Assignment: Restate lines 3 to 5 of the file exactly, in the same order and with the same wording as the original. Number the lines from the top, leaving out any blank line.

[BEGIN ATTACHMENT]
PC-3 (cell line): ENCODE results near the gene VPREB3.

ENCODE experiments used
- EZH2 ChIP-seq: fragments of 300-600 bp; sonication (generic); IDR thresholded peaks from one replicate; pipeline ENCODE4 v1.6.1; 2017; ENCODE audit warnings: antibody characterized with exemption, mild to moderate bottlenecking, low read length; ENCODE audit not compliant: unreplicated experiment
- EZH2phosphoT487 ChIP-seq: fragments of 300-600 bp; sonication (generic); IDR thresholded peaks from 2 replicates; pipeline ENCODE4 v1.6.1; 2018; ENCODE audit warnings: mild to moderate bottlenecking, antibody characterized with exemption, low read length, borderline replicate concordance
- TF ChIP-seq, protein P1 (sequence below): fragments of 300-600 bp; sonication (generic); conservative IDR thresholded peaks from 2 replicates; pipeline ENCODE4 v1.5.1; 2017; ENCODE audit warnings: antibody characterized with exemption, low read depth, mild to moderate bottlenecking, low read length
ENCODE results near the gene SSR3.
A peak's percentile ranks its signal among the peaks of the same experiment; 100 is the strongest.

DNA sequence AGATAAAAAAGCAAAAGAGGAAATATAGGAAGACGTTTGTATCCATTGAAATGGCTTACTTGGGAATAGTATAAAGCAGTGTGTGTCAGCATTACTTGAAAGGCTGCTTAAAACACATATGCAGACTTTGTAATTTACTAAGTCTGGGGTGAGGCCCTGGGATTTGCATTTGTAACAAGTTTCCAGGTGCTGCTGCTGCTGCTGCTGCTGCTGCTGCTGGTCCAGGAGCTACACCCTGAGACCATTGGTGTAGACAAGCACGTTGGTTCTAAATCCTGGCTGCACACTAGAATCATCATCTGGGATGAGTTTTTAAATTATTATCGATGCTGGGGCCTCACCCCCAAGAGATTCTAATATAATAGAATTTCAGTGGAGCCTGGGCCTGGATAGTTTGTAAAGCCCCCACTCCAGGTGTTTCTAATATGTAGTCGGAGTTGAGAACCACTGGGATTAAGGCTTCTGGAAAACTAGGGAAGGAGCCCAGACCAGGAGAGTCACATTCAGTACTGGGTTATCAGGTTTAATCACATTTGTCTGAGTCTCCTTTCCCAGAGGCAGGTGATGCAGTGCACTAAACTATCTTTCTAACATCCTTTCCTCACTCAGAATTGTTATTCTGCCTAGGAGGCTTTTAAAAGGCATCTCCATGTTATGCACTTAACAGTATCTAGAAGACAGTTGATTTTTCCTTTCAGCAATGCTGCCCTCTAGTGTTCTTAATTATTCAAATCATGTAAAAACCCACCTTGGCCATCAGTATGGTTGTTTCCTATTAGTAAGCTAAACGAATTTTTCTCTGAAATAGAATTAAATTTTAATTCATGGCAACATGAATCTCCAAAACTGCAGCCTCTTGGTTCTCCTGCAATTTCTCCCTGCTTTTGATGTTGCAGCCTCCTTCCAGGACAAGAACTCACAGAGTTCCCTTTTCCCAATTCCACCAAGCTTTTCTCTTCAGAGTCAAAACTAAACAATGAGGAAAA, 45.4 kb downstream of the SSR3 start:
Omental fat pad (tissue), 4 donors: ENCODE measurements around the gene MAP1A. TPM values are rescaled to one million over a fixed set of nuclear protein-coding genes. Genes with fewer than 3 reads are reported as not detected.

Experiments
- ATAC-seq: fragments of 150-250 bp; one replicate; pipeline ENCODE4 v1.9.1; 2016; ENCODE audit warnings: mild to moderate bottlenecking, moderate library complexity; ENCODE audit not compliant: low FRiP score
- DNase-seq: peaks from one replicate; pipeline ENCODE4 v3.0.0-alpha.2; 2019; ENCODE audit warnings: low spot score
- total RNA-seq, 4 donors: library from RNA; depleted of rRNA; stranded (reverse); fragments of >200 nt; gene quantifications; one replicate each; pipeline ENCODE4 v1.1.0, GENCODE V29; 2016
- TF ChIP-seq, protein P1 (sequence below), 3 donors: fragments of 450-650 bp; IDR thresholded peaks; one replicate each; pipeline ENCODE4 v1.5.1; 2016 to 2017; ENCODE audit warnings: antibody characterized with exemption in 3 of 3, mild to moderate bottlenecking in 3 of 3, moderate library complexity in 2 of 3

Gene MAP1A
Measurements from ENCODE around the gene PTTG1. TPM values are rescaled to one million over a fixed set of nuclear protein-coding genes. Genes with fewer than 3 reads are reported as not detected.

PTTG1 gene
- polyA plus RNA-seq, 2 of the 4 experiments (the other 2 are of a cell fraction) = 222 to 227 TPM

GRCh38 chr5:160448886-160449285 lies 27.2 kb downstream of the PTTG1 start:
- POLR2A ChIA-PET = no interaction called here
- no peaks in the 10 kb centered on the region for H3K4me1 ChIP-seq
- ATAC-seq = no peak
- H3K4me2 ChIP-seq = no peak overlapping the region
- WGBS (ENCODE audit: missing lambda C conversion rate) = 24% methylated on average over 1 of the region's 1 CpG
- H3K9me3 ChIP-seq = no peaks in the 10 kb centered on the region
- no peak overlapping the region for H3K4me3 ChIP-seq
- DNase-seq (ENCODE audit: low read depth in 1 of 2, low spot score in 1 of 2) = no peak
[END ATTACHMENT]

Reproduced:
- EZH2 ChIP-seq: fragments of 300-600 bp; sonication (generic); IDR thresholded peaks from one replicate; pipeline ENCODE4 v1.6.1; 2017; ENCODE audit warnings: antibody characterized with exemption, mild to moderate bottlenecking, low read length; ENCODE audit not compliant: unreplicated experiment
- EZH2phosphoT487 ChIP-seq: fragments of 300-600 bp; sonication (generic); IDR thresholded peaks from 2 replicates; pipeline ENCODE4 v1.6.1; 2018; ENCODE audit warnings: mild to moderate bottlenecking, antibody characterized with exemption, low read length, borderline replicate concordance
- TF ChIP-seq, protein P1 (sequence below): fragments of 300-600 bp; sonication (generic); conservative IDR thresholded peaks from 2 replicates; pipeline ENCODE4 v1.5.1; 2017; ENCODE audit warnings: antibody characterized with exemption, low read depth, mild to moderate bottlenecking, low read length